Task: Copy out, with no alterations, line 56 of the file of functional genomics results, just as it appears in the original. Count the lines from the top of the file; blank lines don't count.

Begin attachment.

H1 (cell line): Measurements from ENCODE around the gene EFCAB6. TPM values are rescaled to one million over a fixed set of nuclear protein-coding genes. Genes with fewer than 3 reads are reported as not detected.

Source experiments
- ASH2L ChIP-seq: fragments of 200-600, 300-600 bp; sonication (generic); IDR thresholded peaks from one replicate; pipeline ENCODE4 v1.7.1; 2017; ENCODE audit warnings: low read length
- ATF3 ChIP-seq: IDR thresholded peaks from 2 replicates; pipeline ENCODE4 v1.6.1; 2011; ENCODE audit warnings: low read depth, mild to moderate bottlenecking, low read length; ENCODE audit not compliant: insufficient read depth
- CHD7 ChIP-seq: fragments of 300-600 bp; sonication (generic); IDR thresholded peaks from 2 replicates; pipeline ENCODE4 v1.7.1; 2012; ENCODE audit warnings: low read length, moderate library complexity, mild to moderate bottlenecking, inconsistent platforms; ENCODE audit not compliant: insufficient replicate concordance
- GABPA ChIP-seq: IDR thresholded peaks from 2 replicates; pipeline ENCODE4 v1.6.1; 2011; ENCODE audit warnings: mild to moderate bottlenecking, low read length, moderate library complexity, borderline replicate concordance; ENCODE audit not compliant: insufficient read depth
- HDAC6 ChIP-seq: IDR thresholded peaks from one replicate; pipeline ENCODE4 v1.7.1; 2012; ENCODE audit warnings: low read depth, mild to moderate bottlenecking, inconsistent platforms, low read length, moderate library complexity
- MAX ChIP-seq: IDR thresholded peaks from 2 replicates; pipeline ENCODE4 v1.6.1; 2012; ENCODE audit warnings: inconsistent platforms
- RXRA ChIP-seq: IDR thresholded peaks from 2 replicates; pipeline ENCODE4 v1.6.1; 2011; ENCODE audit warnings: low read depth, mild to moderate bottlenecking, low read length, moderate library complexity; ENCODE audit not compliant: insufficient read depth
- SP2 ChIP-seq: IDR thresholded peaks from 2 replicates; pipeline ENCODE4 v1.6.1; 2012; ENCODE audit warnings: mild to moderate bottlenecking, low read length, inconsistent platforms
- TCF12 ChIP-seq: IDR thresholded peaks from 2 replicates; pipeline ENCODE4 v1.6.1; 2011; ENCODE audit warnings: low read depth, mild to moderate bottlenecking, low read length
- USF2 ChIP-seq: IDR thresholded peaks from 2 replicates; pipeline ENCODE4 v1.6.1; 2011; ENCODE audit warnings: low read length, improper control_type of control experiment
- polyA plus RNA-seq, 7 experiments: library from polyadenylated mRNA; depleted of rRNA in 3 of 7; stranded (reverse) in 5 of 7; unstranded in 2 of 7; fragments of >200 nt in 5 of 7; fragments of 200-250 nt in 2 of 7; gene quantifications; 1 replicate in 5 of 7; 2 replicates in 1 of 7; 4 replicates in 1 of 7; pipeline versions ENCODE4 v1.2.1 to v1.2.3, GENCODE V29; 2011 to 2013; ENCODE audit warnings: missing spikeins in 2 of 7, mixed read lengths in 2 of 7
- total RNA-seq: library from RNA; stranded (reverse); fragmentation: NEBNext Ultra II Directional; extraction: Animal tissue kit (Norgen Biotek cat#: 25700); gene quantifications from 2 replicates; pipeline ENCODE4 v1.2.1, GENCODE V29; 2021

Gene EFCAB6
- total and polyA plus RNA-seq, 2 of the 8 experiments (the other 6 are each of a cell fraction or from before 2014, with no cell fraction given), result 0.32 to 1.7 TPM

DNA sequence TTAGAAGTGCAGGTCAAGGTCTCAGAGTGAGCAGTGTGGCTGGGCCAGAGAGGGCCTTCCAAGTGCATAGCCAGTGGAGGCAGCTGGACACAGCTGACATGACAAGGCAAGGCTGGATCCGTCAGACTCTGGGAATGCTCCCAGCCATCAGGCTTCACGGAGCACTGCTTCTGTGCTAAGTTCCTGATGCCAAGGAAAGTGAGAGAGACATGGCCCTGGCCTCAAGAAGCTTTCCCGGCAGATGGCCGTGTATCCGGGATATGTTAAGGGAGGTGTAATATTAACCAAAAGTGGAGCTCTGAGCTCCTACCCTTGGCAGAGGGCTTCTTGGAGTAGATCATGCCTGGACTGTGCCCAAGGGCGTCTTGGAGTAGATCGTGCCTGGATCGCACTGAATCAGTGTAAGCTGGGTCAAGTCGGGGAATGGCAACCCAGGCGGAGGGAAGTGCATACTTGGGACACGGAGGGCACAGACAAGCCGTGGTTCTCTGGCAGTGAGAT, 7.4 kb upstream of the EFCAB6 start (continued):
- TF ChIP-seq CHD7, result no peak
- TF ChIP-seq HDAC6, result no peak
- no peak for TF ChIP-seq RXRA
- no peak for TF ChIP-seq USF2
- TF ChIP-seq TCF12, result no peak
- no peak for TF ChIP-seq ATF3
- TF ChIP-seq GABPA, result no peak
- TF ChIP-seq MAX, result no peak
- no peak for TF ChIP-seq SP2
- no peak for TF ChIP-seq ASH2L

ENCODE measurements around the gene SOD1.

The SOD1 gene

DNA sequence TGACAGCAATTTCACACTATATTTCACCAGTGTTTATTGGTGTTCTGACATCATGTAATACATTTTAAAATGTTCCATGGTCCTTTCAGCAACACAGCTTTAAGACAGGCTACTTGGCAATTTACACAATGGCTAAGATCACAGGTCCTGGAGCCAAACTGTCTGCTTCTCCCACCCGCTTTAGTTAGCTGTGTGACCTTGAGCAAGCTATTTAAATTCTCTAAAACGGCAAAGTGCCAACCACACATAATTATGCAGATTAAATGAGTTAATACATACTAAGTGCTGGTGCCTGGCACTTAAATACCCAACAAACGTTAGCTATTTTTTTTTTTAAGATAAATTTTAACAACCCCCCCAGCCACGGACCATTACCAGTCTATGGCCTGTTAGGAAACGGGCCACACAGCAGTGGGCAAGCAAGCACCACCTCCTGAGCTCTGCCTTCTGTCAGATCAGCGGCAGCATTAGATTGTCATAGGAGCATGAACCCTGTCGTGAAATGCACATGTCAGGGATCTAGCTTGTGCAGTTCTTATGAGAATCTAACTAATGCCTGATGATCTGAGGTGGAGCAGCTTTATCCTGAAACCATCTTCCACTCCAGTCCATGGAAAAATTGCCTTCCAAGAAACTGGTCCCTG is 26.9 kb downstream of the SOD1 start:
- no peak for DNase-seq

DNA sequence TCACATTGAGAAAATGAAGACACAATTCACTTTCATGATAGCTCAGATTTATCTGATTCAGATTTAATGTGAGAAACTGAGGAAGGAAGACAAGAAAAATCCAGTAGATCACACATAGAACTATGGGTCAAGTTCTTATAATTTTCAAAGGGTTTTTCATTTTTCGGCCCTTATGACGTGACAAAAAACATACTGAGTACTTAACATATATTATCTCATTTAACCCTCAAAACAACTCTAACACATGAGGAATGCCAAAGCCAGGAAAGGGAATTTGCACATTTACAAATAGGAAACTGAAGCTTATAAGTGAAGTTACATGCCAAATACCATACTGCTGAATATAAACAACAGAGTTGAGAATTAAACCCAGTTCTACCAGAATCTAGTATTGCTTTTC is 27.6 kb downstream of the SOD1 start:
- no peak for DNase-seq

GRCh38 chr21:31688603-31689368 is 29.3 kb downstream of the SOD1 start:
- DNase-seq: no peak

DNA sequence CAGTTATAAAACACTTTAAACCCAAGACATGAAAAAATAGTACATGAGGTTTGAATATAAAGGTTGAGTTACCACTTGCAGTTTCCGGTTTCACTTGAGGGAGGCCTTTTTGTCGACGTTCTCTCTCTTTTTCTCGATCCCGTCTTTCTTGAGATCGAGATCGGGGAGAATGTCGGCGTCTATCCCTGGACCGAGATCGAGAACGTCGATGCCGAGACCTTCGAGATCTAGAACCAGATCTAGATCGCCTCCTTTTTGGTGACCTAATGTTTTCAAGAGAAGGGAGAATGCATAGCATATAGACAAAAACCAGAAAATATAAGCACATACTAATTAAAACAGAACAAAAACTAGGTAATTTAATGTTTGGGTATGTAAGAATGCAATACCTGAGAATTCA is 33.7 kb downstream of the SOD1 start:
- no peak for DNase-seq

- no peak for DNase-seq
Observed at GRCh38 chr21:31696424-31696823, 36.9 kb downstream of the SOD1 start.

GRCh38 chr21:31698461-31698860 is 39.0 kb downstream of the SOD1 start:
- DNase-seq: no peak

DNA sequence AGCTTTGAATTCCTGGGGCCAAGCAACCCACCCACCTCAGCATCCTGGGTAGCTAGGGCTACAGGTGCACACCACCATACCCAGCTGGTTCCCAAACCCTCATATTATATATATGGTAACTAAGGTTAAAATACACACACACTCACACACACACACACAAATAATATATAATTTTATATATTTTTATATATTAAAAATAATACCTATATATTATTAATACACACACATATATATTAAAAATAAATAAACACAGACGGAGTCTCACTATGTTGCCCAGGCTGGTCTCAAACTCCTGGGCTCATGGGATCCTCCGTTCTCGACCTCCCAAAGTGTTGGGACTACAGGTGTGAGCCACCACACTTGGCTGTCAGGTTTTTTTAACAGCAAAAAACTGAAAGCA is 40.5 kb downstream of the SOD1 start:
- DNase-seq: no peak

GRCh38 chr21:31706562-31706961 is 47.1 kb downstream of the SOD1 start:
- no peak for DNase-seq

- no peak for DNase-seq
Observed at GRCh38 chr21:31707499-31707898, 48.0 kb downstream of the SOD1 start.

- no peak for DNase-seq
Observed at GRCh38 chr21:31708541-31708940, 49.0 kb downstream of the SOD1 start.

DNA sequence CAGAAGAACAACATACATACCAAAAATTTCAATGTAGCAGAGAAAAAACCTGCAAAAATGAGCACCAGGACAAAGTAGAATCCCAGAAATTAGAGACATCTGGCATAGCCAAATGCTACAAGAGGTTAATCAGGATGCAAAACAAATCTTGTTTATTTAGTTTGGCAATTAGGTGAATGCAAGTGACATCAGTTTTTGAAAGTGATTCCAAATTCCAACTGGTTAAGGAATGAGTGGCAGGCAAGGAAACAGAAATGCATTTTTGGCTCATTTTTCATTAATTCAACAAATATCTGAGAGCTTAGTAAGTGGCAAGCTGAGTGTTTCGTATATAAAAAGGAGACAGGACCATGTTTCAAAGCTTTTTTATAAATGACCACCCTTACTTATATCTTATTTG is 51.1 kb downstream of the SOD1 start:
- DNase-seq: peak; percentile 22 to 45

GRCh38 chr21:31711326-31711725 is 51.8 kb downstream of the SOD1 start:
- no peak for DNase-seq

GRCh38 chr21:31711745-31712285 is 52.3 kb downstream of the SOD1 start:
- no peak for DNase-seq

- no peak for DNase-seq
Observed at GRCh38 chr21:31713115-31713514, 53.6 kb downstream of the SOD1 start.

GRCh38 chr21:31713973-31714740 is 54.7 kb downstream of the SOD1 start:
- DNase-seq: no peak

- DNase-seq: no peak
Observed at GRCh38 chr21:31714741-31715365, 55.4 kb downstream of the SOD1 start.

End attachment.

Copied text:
- no peak for DNase-seq